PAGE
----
Quick and Easy Nepenthes installation

I’ve just completed a new Nepenthes installation, and found the process far simpler than my first attempt as I didn’t compile from source.
Running on a Debian 5.0/Lenny server the install was both quick and easy, ‘apt-get install nepenthes’ handles install and dependencies nicely. The only issue I encountered was the permissions of files and directories within /var/log/nepenthes/. The contents had owner and group settings as root:root, as the nepenthes process should (and does under the default init.d script) drop permissions after initialisation this meant that the process was unable write to some of it’s logfiles, reducing the amount and quality of collected information. Thankfully this is easily fixed with a simple ‘chown -R nepenthes:nepenthes /var/log/nepenthes/*’.
I’ve frequently seen complaints/queries on the Nepenthes development mailing list that there are issues with Nepenthes’ hexdump functionality. While it isn’t enabled by default, using this install method works perfectly after uncommenting the “loghexdump.so” line from /etc/nepenthes/nepenthes.conf, depositing collected dumps in /var/lib/nepenthes/hexdumps/.
Initial testing shows the system working nicely (not bad for 30 minutes work) and is beginning to collect new binaries and attack statistics. Next step is some integration with Honeyd to provide the start of a combined honeynet environment, more to come later.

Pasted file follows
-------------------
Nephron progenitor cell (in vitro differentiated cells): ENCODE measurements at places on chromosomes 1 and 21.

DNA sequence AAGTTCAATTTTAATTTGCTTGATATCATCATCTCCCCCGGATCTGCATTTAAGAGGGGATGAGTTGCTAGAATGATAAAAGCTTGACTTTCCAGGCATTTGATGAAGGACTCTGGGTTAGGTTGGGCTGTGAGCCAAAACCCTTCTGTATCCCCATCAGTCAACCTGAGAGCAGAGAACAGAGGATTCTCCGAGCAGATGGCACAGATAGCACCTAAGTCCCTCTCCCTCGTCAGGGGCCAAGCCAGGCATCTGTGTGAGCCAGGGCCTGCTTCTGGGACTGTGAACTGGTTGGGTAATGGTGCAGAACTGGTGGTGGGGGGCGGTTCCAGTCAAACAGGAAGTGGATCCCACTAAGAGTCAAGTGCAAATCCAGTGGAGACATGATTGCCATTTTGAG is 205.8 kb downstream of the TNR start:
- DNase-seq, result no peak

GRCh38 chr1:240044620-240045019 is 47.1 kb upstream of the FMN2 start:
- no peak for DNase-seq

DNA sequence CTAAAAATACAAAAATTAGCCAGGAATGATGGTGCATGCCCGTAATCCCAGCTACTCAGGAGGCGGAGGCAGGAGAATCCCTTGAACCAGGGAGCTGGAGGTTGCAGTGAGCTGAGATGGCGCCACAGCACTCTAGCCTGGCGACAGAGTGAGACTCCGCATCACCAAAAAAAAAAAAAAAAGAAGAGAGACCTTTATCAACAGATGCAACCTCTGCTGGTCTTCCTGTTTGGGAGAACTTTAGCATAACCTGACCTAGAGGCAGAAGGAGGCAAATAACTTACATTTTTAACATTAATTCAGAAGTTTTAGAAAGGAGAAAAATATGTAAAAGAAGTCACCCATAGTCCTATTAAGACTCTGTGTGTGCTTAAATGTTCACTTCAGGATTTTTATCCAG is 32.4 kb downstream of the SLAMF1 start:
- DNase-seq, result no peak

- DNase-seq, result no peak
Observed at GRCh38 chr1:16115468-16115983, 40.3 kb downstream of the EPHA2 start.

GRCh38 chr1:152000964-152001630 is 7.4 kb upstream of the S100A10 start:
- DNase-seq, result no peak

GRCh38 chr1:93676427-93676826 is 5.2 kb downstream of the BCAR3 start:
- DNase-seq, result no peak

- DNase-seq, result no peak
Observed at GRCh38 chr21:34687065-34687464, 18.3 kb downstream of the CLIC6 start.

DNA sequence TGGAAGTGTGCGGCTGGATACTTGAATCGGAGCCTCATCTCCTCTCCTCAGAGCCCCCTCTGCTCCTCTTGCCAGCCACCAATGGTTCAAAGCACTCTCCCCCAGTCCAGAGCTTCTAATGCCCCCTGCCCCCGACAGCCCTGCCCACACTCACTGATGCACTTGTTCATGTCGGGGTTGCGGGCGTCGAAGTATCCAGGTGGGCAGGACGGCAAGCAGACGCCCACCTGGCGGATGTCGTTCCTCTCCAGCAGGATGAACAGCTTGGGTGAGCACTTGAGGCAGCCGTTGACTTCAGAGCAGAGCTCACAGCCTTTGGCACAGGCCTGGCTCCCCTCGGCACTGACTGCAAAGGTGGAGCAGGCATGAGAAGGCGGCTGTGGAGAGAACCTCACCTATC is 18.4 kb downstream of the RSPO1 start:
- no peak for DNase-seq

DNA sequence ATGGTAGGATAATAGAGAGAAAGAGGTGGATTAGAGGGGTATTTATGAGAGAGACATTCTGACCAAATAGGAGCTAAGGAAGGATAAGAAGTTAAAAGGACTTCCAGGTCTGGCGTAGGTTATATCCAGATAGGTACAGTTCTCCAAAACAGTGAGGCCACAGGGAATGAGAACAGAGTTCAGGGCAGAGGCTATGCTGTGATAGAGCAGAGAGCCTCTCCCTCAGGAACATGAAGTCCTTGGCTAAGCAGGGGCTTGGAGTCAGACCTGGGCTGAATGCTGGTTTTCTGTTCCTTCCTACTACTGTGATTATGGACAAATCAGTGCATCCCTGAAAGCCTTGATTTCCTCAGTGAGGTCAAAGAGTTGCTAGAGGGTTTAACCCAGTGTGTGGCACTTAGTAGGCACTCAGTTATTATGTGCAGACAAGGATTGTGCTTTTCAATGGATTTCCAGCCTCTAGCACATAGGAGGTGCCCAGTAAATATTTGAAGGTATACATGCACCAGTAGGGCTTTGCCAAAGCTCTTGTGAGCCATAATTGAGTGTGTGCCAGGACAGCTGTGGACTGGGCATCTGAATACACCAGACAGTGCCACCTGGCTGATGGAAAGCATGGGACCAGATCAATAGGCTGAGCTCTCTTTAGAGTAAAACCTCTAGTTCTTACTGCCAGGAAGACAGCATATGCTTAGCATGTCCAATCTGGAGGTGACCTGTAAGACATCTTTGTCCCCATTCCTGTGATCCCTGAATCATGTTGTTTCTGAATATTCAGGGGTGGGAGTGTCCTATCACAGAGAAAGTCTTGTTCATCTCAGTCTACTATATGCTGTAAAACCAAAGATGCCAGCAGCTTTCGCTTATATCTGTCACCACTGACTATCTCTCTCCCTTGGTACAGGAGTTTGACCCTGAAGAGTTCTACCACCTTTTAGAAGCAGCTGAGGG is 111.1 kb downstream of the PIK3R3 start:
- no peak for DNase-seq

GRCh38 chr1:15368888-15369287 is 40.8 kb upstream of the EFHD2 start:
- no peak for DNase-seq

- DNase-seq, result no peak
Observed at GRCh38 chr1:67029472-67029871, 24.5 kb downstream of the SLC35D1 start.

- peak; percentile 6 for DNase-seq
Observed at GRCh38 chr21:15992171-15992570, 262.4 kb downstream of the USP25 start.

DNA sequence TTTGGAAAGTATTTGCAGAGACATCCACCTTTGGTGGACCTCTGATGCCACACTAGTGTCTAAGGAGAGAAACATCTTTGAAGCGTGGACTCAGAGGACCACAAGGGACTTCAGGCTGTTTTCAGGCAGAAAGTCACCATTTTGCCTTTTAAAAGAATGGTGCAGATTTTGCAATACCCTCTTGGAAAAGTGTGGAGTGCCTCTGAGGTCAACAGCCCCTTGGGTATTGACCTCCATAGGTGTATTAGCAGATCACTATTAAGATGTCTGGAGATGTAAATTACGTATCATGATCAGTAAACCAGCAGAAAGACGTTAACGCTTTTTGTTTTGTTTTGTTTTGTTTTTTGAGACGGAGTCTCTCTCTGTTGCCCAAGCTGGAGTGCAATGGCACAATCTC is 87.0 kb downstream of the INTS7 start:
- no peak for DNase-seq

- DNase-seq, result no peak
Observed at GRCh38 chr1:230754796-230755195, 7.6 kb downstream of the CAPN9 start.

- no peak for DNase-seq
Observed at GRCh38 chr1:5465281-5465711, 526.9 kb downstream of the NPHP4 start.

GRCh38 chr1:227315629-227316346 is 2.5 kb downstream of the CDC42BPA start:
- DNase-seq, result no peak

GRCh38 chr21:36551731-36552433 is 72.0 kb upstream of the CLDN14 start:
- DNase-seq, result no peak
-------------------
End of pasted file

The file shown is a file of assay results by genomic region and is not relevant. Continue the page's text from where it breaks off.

— Andrew Waite

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  1. Hi,
    I am running also Debian Lenny but for me the permissions were set automatically to nepenthes user and group with apt-get. Unfortunately I have only get four binaries (SDBot) in three days, maybe my class A network is less polluted 🙂
    I really like your blog as I am also interested in honeypots after reading Virtual Honeypots one year ago. Currently I am using SNORT in inline mode to scan the honeypot traffic and to know more about rules. If something interesting happens I will let you know!

    1. Hi Miguel,
      thanks for the comment. I did think that the permissions issue was a strange one to be missed, and from a quick search online couldn’t find any other reference to it. Guess it must have been an oddity with my system, although I honestly have no idea what makes my setup unique.
      I’m surprised with the low number of binaries you’re seeing, when I terminated my previous Nepenthes installation I was averaging 7 a day running on a single IP address, if you’re running on a /8 I’d expect a MUCH higher hit count.
      Running Snort in conjuntion with my honeynet is still on my (ever increasing) to-do list, if you hit anything interesting I’d definitely be interested in your findings, might provide some motivation to bump Snort to the top of my list.
      — Andrew

  2. Hi Andrew,
    I have only compiled Nepenthes once and it wasn’t a great experience.. especially for someone who was new to Debian at the time. These days I use good old apt-get and it sorts me out. I have also just set up a new Nepenthes system, have had 19 binaries in 2 and a bit days. I set this system up mainly to test the routing in ESXi and vyatta.
    Very keen to hear how you go with integrating Honeyd, keep us posted 🙂
    – Cooper

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